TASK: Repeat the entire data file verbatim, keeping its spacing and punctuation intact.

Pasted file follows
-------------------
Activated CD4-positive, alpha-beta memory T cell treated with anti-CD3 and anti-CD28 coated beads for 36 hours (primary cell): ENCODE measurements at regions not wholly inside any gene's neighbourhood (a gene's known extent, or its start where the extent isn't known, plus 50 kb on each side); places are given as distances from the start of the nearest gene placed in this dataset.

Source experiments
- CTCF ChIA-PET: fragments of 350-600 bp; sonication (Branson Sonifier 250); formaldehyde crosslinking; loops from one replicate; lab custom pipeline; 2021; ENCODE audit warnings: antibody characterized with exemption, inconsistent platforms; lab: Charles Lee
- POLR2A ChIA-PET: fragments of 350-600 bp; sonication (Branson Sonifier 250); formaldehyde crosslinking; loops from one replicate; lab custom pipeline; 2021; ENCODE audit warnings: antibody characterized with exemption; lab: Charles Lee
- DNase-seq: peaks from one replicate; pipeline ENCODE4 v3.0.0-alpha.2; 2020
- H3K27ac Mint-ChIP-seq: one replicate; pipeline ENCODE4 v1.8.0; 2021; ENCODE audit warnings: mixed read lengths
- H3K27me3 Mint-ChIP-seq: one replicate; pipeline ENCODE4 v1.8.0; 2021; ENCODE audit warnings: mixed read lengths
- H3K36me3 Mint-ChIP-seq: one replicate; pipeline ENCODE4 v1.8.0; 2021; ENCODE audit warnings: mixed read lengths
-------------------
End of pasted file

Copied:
Activated CD4-positive, alpha-beta memory T cell treated with anti-CD3 and anti-CD28 coated beads for 36 hours (primary cell): ENCODE measurements at regions not wholly inside any gene's neighbourhood (a gene's known extent, or its start where the extent isn't known, plus 50 kb on each side); places are given as distances from the start of the nearest gene placed in this dataset.

Source experiments
- CTCF ChIA-PET: fragments of 350-600 bp; sonication (Branson Sonifier 250); formaldehyde crosslinking; loops from one replicate; lab custom pipeline; 2021; ENCODE audit warnings: antibody characterized with exemption, inconsistent platforms; lab: Charles Lee
- POLR2A ChIA-PET: fragments of 350-600 bp; sonication (Branson Sonifier 250); formaldehyde crosslinking; loops from one replicate; lab custom pipeline; 2021; ENCODE audit warnings: antibody characterized with exemption; lab: Charles Lee
- DNase-seq: peaks from one replicate; pipeline ENCODE4 v3.0.0-alpha.2; 2020
- H3K27ac Mint-ChIP-seq: one replicate; pipeline ENCODE4 v1.8.0; 2021; ENCODE audit warnings: mixed read lengths
- H3K27me3 Mint-ChIP-seq: one replicate; pipeline ENCODE4 v1.8.0; 2021; ENCODE audit warnings: mixed read lengths
- H3K36me3 Mint-ChIP-seq: one replicate; pipeline ENCODE4 v1.8.0; 2021; ENCODE audit warnings: mixed read lengths